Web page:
Curating Sound for Difficult Histories

Curating Sound for Difficult Histories

held as part of Arts Week 2018 and in collaboration with Pears Institute for the Study of Antisemitism, University of Hertfordshire and BIRMAC (Birkbeck Interdisciplinary Research in Media and Culture

Tuesday 15 May 2018, 14: 00-21: 00

Birkbeck Cinema, 43 Gordon Square


Organising Committee  :

Kim Akass, Univeristy of Hertfordshire

Silke Arnold-de Simine,Birkbeck, University of London

Janet McCabe, Birkbeck, University of London

Diana Popecsu, Pears Institute for the Study of Antisemitism (Birkbeck, University of London)


The aim of this event deals with sound and silence and how soundscapes – music, noise, voices, speech and silence– make visible difficult histories, in particular the Holocaust. What the event will do is connect questions of representation, memory/remembering, authenticity/affect, around the theme of curating sound for difficulty histories.


Music and composition : Prof. Stephen Frosh, with an illustrated talk on Steve Reich’s composition “Different Trains” (1988)

Installation art and soundscapes : Esther Shalev, with an illustrated talk on Holocaust, testimony, the human voice and its silences. Works which could contribute to the day :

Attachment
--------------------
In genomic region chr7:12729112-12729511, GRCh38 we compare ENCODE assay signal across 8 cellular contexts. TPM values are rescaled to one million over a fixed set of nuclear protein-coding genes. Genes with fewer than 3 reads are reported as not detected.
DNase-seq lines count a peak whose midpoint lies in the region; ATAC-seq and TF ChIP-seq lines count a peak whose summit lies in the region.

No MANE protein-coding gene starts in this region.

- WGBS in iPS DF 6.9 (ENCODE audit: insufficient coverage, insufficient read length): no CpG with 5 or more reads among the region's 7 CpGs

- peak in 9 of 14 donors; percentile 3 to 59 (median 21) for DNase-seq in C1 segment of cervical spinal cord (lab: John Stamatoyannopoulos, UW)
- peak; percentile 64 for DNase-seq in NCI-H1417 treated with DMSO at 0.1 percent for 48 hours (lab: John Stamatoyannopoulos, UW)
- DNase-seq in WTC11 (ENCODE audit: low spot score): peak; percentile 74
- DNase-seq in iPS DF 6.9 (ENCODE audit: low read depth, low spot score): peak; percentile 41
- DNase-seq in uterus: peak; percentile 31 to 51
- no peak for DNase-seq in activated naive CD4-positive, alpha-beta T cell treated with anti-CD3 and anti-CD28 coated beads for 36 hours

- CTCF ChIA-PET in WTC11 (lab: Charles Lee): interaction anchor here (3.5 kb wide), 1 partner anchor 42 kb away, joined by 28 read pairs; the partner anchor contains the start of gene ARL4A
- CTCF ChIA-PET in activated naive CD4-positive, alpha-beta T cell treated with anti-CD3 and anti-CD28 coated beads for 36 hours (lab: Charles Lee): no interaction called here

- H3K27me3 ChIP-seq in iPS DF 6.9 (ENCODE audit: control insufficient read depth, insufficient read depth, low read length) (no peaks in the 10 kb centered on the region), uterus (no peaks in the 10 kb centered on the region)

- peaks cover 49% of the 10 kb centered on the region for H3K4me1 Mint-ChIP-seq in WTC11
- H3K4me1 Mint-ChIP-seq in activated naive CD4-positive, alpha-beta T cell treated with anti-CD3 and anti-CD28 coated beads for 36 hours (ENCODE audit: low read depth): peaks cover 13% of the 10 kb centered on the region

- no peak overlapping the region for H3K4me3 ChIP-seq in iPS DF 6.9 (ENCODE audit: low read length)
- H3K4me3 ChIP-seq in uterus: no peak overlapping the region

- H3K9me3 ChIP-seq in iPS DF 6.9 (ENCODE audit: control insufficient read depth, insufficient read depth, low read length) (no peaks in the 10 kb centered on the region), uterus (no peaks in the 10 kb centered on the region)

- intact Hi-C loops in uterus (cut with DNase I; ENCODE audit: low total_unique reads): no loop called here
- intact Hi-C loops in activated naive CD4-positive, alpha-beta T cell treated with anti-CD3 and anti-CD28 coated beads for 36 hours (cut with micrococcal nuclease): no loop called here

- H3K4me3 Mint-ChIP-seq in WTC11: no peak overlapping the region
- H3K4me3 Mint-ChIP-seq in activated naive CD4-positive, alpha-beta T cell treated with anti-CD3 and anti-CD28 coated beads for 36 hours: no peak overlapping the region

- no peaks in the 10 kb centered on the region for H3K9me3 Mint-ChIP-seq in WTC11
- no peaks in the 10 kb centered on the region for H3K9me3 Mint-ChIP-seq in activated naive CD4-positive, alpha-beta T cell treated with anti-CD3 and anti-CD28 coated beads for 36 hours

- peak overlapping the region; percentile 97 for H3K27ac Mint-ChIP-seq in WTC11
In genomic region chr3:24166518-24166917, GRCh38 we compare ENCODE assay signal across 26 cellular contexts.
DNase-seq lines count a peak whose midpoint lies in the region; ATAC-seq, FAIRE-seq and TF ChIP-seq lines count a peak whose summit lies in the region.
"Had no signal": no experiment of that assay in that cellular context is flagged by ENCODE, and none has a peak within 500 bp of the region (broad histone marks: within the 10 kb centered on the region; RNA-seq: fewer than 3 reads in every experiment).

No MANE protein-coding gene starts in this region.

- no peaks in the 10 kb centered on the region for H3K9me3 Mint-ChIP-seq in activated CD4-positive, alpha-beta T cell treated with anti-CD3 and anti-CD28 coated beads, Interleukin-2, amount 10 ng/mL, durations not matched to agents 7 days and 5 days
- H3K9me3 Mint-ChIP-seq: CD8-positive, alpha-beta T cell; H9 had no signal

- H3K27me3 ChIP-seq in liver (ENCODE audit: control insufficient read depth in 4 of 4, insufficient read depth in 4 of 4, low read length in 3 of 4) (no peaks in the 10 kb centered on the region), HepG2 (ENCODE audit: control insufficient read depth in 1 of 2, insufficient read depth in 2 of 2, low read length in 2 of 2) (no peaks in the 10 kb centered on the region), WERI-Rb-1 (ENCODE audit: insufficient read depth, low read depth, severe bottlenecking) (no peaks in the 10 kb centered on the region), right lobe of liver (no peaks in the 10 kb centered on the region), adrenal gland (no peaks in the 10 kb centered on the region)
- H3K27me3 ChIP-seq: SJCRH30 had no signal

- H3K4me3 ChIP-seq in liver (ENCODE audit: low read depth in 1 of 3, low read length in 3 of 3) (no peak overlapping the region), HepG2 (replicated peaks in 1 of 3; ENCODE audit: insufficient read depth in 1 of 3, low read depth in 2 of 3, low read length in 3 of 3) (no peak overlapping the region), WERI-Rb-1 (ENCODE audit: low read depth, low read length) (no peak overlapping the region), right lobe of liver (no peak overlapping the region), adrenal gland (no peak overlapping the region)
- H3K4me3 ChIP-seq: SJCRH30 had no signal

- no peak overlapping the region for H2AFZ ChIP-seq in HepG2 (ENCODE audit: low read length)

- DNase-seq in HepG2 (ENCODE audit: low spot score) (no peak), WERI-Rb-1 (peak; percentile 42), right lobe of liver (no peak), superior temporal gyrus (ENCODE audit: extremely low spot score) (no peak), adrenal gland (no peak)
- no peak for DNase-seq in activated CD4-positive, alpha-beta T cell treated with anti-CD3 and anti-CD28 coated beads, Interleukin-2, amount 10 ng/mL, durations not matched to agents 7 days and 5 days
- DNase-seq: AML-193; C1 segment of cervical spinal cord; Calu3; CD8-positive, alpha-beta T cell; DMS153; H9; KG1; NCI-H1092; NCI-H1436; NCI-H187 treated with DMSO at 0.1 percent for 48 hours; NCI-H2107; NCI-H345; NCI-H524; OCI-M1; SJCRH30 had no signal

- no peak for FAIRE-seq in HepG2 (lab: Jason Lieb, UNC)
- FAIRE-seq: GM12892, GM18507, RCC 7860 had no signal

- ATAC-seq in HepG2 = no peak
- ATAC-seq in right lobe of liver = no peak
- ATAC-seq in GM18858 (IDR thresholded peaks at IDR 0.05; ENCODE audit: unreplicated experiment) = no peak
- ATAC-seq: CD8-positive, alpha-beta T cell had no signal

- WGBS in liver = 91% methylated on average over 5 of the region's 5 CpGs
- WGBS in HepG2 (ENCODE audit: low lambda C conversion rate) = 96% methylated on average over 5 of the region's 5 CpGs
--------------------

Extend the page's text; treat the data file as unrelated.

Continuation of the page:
The Berlin Inquiry

Does your image reflect me?

Inseparable Angels: Imaginary House for Walter Benjamin 

Between Listening and Telling: Last Witnesses, Auschwitz


Sounds and museum installation : Jascha Dormann – Idee und Klang

Sound and exhibition, considering the sounds / voices of survivors and perpetrators (overlapping voices / contested testimony and the sound of bearing witness / question of silence / listening and speaking, linked to ways of remembering and memory cultures). This session considers sound design in the exhibition / museum space.

18: 00

Holocaust, film and sound editing : Val Kuklowsky, Hollywood sound designer/editor, with an illustrated lecture on the use of sound in Son of Saul. This session could be chaired by Adele Fletcher (Herts)

Val’s illustrated lecture will be followed by a screening of Son of Saul (László Nemes, 2015)